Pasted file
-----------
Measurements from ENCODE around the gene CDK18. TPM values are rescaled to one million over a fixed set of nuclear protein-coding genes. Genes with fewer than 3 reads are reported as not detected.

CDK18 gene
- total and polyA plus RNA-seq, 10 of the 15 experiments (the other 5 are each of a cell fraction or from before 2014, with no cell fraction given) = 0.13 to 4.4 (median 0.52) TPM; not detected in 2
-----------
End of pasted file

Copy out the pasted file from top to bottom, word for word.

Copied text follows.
Measurements from ENCODE around the gene CDK18. TPM values are rescaled to one million over a fixed set of nuclear protein-coding genes. Genes with fewer than 3 reads are reported as not detected.

CDK18 gene
- total and polyA plus RNA-seq, 10 of the 15 experiments (the other 5 are each of a cell fraction or from before 2014, with no cell fraction given) = 0.13 to 4.4 (median 0.52) TPM; not detected in 2